It’s all about the effect these feminine things have on you. If you wear the sexy lingerie to impress someone else, you may or may not be satisfied with the results. Wear it to please yourself and baby, you’re gold. You’re a goddess and nothing can get in your way.

Some women don’t want or need “the trappings of femininity” (as my absolutely fabulous grandmother called them) and that’s fine. It doesn’t make them any less of a woman, nor does it nullify their physical or sexual beauty. But it also does not make them superior, more confident or more powerful than women who enjoy some or all of the trappings.

There is power and confidence to be had everywhere, from the perfect white tee-shirt to the prettiest, most expensive silk stockings. Do what makes you feel like a gorgeous, fucking Amazon of a person. Do it and do it a lot. Walk into a room so happy with your perfectly straight seams or your glossy hair that your confidence make you 10 times your physical size. Do it regardless of your weight, height or ethnicity. Do it whether you’re flat-chested or apple-thighed. If it pleases you, do it. Rock those feminine things.

12 Comments

  1. Well said! and I couldn’t agree more, but, as a male friend used to say about the winds of history, you’re pissing against the winds of the cultural moment wherein it seems just about everything feminine is being devalued.

    • Thank you! And you’re right about the winds of history. I suppose that’s why the rant bubbled up in the first place. I just get so tired of hearing that women can’t be or want anything they please, especially when that judgement comes from other women!

  2. If you were over here, we could be the ass-kickers in lace knickers. 😉

    As always, you have hit the nail on the head. It isn’t the what you wear or use, it’s the why. When it is to please yourself and make yourself feel your own strength/confidence/power then it has an energy that is totally different from when it is to please others. I guess a simplification of what I am trying to say is, are you wearing it or is it wearing you. In that picture, you are definitely wearing that lipstick and that curl of your lips declares that it is for you. You are a beautiful, strong and utterly feminine woman.

    • I love “ass-kickers in lace knickers”!! I kind of want to get a tee-shirt made! And thank you – you hit it perfectly when you said “are you wearing it, or is it wearing you”. My (absolutely fabulous) grandmother always said, “darling, lipstick is a thing. You are a person. Make it work for you, not the other way around” and that stuck with me.

      Women should be allowed to do the things that make them feel good about themselves without judgement, especially from other women. Your post today made me think about our relationship to ourselves, and how sometimes it’s small things that make the biggest difference. You are a perfect example of a woman who does what’s right for her and is all the more gorgeous for it. xxx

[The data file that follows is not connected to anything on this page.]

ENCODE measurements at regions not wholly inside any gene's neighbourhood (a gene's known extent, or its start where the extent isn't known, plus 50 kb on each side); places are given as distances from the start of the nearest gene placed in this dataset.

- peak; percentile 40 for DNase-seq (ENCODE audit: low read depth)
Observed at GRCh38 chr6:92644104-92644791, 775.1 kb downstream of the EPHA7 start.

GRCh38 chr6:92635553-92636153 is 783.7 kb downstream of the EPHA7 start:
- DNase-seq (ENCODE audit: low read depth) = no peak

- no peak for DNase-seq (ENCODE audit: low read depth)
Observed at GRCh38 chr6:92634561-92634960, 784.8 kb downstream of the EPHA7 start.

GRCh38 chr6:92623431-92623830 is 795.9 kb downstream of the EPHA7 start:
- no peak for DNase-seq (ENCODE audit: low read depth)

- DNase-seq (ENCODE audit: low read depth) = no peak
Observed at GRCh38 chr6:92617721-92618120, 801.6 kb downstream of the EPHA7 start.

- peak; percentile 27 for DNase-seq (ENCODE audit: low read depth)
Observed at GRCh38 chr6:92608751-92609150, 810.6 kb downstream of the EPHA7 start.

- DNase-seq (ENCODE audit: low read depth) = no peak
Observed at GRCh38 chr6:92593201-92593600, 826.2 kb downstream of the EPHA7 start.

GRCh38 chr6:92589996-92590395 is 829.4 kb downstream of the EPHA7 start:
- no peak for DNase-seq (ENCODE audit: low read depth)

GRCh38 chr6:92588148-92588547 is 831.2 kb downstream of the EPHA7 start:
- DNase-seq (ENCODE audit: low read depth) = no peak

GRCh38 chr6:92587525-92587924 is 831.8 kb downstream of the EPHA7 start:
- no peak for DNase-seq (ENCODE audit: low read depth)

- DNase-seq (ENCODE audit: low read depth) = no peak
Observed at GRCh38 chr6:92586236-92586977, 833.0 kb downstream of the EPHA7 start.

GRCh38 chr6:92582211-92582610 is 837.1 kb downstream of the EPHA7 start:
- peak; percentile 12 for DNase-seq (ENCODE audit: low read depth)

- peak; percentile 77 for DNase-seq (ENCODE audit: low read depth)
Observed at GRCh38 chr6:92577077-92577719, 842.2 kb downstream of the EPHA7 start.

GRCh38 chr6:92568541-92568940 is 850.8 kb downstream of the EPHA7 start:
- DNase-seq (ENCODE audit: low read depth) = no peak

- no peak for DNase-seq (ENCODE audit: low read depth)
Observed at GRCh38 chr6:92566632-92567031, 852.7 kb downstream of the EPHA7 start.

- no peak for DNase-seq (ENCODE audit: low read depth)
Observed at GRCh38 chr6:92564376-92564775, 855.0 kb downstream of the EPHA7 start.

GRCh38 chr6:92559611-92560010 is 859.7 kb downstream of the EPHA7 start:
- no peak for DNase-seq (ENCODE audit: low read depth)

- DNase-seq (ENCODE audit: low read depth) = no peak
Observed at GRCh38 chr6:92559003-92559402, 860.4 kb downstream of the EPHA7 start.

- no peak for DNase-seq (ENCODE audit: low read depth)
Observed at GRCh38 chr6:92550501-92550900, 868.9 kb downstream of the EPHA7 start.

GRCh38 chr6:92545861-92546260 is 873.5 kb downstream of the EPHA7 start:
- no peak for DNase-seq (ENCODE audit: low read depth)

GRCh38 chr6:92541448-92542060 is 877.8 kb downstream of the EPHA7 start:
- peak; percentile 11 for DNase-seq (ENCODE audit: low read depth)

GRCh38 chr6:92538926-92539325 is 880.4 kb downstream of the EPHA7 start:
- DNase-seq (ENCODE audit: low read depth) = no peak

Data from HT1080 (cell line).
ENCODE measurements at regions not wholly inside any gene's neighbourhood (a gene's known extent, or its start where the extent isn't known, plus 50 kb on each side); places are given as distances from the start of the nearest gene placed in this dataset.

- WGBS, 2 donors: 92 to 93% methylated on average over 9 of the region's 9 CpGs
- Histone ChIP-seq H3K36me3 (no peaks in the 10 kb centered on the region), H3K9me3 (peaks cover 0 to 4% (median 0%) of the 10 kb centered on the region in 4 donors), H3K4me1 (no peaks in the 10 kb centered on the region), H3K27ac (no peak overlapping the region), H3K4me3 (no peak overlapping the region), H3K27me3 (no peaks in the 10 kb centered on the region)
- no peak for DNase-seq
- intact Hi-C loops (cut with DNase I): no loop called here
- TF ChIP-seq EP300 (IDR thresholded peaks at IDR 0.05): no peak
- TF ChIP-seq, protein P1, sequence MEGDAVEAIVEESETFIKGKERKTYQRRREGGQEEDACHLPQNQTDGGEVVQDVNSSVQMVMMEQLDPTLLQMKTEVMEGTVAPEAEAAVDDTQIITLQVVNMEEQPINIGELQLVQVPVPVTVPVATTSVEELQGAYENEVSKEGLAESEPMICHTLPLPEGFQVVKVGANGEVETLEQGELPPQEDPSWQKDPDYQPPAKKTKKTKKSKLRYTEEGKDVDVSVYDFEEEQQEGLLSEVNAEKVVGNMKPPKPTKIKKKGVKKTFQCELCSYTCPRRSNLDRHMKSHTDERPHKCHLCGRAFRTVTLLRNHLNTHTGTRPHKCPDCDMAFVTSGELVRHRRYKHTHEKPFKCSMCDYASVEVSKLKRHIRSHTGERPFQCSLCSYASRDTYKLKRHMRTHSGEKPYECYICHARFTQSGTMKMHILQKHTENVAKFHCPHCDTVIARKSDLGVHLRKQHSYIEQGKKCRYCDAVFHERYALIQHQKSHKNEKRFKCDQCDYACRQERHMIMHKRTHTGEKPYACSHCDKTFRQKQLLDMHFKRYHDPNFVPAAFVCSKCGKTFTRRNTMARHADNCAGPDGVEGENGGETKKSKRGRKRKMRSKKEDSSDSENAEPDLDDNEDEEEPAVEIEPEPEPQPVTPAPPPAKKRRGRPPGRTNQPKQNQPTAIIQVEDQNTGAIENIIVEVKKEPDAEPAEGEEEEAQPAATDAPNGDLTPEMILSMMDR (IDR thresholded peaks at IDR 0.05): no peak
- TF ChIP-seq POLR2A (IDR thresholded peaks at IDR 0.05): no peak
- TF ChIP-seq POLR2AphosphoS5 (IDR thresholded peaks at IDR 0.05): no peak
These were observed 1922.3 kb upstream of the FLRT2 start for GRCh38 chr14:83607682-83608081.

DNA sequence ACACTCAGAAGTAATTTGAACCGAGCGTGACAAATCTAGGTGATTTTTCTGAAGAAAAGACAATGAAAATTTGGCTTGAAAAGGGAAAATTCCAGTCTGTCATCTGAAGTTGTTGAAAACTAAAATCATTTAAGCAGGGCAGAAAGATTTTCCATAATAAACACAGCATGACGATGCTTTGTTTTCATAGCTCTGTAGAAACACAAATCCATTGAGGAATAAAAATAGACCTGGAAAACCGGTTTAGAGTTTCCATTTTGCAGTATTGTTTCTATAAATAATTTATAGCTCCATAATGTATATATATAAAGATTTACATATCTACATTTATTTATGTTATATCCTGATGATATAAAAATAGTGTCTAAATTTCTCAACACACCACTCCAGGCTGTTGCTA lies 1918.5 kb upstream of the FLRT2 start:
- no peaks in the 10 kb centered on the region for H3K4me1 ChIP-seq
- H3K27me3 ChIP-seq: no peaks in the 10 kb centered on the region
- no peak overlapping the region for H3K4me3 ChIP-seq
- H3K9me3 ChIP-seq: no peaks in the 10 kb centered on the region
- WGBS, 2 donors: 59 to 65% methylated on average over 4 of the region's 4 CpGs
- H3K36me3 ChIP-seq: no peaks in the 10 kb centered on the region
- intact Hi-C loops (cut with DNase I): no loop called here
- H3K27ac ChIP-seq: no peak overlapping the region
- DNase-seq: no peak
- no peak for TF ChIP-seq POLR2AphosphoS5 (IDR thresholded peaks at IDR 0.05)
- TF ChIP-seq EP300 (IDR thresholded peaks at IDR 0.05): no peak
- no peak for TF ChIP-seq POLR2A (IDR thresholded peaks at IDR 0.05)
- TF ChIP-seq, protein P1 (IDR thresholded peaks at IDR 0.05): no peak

3. That’s reminded me of the “strong is the new pretty” thing that I’ve seen popping up all over the place. It’s great to teach our female offspring to be strong, and that they can be anything they want to be but why can’t they be strong and pretty, what’s wrong with that?

    AND if you tell someone they can be anything they want to be, there’s a certain back-handed logic to it – my growing-up twisty brain would be looking into it saying “Of course I can, why are you telling me this, is it because you or society says I can’t?”

    Oh there’s so much more to say, but I think I might go and keep quiet in my frillies and lipstick 😉

    • I completely agree. I don’t see that strong negates pretty or vice versa, and I also think that the implication that you can’t be feminine and still have gravitas and command respect is really insidious and subtly damaging. Your twisty brain logic is totally right – the way these messages are getting hammered at makes me feel like we’re trying to convince ourselves that women are strong. Of course, women are strong. We are, in fact, so strong that we shouldn’t have to prove it by not enjoying our frillies (I *totally* love “frillies” btw – may I adopt it?) 😀

  4. Knickers! say it with me Malin…. I bet it sounds sexy when you say it too. I love knickers and I am happy to live in a country where it is the accepted word for your female undergarments *said in a school mistress tone…. My daughter nearly always calls them her nickies which I rather like too.